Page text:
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Furious Hours: Murder, Fraud, and the Last Trial of Harper Lee

Furious Hours: Murder, Fraud, and the Last Trial of Harper Lee

Casey Cep


A biography of a book that was never actually written. Actually also the biography of at least two people who never met but nonetheless interacted strongly, one an alleged multiple murderer and one a notable novelist.

Harper Lee returned to the area where she grew up to research and study the case of Willie Maxwell, a sometime preacher and woodsman who was himself murdered at the funeral of the woman he himself was strongly suspected of murdering – and whose murderer walked free despite his confession and the abundant eye witnesses. It's a compelling story, and it's a tragedy that Lee never in fact published the book she devoted years to creating.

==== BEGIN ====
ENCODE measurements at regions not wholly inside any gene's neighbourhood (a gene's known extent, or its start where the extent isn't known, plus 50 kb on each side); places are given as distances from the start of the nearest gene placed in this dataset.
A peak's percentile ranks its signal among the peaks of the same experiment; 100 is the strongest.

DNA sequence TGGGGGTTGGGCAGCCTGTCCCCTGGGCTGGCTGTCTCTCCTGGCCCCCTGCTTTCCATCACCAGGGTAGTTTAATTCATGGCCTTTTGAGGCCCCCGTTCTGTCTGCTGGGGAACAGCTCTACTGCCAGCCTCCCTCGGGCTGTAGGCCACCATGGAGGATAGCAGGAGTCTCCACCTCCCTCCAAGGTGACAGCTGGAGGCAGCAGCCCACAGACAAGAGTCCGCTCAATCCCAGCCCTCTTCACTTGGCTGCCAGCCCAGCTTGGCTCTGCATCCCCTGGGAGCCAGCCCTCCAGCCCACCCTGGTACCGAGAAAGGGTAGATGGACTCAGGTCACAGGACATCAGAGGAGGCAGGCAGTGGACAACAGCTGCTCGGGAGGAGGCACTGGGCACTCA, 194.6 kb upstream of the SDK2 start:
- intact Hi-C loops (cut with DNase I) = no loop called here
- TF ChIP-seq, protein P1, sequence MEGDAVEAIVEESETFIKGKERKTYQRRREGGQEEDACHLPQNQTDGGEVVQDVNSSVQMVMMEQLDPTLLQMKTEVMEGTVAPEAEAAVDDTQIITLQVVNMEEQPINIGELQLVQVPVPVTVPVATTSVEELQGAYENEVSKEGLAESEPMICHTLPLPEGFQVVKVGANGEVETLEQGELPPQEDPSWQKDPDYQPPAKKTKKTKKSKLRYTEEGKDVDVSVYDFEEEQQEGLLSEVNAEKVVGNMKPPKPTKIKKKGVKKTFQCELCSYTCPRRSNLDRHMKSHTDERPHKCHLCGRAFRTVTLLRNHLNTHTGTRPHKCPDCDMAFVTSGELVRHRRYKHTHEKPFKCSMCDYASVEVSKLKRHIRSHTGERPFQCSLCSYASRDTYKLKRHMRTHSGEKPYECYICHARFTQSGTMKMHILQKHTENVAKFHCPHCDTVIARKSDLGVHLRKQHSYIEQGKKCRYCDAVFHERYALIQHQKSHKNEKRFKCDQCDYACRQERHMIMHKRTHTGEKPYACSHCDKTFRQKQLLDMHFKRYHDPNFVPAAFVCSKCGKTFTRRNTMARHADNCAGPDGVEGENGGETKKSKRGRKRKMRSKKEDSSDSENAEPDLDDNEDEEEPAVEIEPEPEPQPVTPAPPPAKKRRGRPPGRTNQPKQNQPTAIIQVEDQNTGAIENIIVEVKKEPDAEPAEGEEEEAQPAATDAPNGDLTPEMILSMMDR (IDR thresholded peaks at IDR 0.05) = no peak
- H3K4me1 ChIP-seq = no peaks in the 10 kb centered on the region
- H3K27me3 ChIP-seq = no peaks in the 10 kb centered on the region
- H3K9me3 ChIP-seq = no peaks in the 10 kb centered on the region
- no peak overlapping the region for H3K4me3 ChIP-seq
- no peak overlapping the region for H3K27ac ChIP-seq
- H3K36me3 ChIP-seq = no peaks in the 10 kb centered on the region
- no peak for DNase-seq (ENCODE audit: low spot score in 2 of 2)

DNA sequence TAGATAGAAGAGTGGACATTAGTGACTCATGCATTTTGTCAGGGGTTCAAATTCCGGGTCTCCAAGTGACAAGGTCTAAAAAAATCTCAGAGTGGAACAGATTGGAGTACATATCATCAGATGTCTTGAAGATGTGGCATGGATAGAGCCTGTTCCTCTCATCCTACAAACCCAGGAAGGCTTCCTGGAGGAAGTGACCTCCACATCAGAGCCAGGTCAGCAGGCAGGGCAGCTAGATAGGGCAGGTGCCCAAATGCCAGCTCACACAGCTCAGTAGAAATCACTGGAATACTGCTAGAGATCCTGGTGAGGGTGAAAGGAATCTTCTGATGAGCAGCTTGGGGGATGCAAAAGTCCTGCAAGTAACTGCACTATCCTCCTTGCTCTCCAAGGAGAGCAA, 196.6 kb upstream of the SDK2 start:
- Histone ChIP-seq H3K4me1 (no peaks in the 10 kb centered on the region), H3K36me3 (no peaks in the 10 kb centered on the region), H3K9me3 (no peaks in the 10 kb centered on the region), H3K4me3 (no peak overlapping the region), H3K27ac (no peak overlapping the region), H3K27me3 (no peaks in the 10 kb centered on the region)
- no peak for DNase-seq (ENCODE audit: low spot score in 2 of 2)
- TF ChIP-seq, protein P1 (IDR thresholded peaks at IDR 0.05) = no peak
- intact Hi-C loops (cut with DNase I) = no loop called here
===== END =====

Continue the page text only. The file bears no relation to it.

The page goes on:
It's easy to hear the echoes of In Cold Blood, both in Lee's endeavours and in this text. It's gripping and fast-paced, and inhabits the Alabama land where the action occurs just as much as Capote inhabited rural Kansas. It's amazing that such an engaging book can be constructed from events that are essentially lacking in any conclusions: we don't know Maxwell's guilt for sure, nor Lee's intentions of how to tell the story, so the book rests entirely on process and location, and very much succeeds.

4/5. Finished 01 May 2022.

(Originally published on Goodreads.)

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